In the government’s recent integrated review, a task force was announced to bring together government and industry to develop the UK’s AI (Artificial Intelligence) capabilities with a particular focus on foundation models and large-language models. In this article we will explain the basics of foundation models, how they can be used, and where Roke is working in this field.
The term “Foundation Model” appears in a Stanford report “On the Opportunities and Risks of Foundation Models.” The term Foundation Model refers to (massively) large AI models, such as those underpinning Chat GPT that are currently generating so much interest in the media. Companies are using phenomenal volumes of data from the web to train massive machine-learning models with minimal human supervision. These models are used to answer questions, author essays, and perform other general tasks. The fundamental idea is that they gain a general understanding of the patterns underpinning language, images, audio, videos, etc. Having acquired this general knowledge, it is possible to adapt these models and layer on top specialised applications that perform more specific tasks (such as intelligence analytics).
The theory is that it is easier to adapt these general, Foundational Models than to develop specialised models from scratch. However, if most AI algorithms used in future are based on just a few especially large models that have been fine tuned for specific tasks, the danger is that any fault or flaw in the underlying model propagates through any model produced from the original. Methods for planting undetectable backdoors within machine-learned models already exist that can work at a very fine-grained level, targeting single data points.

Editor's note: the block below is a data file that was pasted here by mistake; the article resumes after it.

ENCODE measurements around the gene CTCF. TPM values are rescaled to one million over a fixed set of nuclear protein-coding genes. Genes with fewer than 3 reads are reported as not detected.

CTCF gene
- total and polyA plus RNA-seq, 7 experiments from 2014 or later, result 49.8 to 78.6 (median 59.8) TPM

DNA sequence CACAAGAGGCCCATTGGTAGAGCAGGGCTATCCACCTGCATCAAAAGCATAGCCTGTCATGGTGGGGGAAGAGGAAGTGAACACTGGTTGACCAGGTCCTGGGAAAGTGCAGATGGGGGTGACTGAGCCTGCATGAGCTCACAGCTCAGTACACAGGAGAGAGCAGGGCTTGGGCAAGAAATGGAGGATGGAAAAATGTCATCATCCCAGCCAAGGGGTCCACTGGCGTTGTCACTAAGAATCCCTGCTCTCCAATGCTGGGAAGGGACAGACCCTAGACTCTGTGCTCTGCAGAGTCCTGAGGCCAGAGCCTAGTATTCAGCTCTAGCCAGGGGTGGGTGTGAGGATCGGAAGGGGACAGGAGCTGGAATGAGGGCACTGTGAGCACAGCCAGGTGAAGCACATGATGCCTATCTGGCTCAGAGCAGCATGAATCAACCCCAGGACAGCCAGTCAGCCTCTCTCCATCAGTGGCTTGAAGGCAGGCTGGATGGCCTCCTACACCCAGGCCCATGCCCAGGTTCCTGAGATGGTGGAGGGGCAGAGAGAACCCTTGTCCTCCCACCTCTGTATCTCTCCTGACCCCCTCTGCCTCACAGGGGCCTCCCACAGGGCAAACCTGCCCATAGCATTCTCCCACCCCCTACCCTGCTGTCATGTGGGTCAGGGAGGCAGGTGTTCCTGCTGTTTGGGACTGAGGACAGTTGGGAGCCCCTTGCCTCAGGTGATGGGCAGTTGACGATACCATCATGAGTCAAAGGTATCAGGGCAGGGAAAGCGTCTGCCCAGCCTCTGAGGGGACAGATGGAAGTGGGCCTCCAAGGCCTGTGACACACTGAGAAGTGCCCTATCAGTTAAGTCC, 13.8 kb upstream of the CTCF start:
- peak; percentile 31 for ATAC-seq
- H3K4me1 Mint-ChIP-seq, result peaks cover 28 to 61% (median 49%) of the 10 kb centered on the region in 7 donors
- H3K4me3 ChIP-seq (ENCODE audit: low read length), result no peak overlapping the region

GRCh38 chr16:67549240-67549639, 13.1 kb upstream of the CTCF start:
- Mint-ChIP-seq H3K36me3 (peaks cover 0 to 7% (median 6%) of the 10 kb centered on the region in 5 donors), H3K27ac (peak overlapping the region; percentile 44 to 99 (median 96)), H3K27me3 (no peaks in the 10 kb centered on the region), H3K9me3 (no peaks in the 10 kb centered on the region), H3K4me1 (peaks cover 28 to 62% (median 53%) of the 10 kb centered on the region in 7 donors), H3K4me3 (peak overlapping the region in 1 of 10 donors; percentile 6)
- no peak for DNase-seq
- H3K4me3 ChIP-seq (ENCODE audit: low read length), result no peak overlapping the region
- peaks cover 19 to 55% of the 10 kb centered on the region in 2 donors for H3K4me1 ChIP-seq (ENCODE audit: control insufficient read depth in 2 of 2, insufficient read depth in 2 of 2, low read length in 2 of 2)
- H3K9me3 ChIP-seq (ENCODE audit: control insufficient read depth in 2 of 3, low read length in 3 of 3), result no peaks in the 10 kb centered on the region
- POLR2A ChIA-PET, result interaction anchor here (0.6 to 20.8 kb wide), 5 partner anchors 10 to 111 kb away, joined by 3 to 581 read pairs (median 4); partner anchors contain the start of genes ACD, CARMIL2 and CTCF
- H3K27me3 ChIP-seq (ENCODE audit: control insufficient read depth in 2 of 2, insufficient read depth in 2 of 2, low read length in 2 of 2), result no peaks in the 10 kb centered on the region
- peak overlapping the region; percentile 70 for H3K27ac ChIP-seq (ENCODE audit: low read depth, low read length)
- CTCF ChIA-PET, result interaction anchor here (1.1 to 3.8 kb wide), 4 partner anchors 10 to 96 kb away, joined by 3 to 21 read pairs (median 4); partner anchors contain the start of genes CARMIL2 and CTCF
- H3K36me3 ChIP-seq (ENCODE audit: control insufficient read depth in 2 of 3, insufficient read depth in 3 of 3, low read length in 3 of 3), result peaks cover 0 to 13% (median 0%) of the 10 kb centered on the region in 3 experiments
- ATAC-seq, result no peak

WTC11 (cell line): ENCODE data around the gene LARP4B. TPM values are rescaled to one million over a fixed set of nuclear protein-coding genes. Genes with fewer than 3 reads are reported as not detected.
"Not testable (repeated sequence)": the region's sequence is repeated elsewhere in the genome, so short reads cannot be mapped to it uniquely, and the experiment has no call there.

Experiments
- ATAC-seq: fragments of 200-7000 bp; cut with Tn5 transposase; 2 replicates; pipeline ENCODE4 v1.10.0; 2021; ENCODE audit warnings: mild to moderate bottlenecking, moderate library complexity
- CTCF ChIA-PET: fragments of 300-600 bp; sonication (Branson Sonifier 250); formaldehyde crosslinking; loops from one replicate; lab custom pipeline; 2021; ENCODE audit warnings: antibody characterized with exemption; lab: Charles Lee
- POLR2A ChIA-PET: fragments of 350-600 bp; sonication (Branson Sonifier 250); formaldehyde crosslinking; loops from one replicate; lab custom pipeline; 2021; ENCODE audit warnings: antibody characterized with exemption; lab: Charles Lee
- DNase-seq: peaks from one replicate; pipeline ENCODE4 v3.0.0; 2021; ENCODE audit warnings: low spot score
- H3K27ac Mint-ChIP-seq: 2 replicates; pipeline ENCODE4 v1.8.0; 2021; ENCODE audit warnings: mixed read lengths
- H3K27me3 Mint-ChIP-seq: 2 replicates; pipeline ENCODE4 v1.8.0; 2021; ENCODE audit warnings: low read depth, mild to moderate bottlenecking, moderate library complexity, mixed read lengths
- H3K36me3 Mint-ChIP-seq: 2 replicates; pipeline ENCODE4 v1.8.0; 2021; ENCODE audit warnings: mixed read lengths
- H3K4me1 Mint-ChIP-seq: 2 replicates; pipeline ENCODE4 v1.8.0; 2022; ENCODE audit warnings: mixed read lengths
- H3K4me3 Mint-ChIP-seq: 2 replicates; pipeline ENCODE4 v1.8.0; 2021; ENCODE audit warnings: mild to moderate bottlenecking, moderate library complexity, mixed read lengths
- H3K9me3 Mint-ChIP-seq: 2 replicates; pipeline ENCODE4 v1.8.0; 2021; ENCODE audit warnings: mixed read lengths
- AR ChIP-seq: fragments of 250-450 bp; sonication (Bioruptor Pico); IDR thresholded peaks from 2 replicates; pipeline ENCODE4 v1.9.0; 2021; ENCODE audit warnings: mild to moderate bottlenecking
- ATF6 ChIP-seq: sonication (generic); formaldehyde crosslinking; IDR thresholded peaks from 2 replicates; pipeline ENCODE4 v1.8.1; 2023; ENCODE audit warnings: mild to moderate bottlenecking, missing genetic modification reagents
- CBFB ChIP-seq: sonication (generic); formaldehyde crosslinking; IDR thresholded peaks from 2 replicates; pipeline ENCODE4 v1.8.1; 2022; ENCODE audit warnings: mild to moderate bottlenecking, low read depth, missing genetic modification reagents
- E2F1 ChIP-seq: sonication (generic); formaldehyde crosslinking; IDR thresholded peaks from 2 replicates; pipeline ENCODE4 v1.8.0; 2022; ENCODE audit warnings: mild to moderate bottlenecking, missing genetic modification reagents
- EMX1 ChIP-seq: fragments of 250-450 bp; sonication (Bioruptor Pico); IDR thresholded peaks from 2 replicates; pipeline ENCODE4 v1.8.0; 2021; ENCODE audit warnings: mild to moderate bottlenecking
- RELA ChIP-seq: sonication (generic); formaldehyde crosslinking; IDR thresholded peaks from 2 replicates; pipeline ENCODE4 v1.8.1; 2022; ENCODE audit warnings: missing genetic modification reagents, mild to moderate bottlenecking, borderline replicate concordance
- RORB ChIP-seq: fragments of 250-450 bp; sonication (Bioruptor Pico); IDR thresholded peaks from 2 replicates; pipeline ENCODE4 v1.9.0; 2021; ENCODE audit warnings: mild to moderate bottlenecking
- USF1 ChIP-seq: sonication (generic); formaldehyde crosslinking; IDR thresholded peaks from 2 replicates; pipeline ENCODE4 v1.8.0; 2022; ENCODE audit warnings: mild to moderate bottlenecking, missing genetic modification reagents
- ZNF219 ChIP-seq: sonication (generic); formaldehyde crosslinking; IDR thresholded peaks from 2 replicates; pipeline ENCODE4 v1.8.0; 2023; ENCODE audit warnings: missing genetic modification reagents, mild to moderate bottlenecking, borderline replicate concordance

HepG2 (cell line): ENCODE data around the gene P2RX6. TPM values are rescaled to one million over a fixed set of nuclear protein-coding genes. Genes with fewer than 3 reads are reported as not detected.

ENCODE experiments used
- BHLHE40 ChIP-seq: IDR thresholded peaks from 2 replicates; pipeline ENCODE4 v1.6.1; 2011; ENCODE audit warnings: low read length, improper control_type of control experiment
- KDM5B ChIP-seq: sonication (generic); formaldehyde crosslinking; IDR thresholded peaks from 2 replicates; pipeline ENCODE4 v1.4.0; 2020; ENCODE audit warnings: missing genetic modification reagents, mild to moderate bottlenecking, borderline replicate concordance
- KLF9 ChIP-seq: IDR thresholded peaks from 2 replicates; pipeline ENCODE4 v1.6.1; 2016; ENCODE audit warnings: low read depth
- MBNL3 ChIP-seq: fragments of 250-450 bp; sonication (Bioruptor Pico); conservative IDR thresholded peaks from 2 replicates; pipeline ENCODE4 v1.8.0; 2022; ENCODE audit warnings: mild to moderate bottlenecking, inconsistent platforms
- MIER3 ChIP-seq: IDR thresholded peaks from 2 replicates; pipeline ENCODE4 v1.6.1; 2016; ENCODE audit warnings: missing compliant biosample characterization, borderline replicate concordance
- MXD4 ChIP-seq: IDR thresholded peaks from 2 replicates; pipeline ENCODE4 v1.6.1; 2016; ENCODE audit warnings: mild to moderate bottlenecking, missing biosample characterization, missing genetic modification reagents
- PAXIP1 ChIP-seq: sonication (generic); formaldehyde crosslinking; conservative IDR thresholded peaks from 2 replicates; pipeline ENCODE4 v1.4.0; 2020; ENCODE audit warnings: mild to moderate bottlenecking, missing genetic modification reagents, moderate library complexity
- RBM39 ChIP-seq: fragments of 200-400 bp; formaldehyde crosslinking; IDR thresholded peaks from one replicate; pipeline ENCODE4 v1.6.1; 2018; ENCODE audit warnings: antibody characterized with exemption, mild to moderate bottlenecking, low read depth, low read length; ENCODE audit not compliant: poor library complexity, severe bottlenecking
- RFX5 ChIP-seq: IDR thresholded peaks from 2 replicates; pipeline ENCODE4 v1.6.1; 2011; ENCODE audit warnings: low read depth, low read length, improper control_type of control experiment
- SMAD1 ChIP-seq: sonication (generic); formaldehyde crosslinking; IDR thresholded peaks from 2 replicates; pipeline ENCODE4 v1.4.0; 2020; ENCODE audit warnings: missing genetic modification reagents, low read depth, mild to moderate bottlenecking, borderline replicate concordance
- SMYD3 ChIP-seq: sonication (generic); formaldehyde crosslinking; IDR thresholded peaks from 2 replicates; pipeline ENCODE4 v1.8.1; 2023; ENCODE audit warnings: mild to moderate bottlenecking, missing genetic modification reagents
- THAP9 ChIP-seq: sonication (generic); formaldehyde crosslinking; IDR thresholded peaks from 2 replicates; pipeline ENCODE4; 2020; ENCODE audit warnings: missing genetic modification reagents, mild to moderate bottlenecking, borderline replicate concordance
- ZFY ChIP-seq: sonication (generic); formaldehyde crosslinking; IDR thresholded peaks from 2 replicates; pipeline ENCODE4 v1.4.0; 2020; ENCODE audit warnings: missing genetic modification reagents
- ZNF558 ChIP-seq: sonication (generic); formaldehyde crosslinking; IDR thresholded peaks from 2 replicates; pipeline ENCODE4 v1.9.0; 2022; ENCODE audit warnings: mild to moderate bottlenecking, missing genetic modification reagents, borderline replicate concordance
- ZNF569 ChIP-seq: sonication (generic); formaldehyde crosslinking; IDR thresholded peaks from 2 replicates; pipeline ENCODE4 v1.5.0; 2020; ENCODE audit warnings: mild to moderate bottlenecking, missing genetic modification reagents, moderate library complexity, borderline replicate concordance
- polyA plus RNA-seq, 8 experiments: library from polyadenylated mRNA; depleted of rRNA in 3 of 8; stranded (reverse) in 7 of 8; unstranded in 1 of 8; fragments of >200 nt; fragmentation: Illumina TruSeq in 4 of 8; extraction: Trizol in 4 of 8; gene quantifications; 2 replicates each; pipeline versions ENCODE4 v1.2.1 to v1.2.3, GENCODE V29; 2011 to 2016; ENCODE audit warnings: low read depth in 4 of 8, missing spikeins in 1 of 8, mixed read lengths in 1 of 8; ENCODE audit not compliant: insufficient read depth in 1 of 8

The other major challenge from large models that aim to perform well in general tasking is they can perform poorly when they are tasked outside of their usual domain without fine tuning. The most dangerous aspect of this is that, at present, many models attempt to perform as usual and will confidently provide a wrong answer that can sound plausible, with no indications of their level of confidence! There are many examples of this already, but we tested it by asking it to explain our AI product, STARTLE. The answer shows that while it knows STARTLE uses machine learning and can be used for network protection and monitoring, it has focused heavily on insider threat and completely misses the core aspect of STARTLE; the biologically-inspired explainable algorithm.
Assurance, ethics, and regulation
For the government AI task force to be a success and take the UK forward with a sovereign foundation model, we must first provide a clear strategy for assuring and regulating AI and data, including the pro-innovation approach to AI regulation. It must address people’s right to privacy, the development and use of AI with regards to ethics, demonstrable assurance principles, and sustainability. There is a continual arms race between developing AI models for routine tasks, and AI that in turn aims to fool or disrupt other models. AI models must therefore be managed like any other product or service.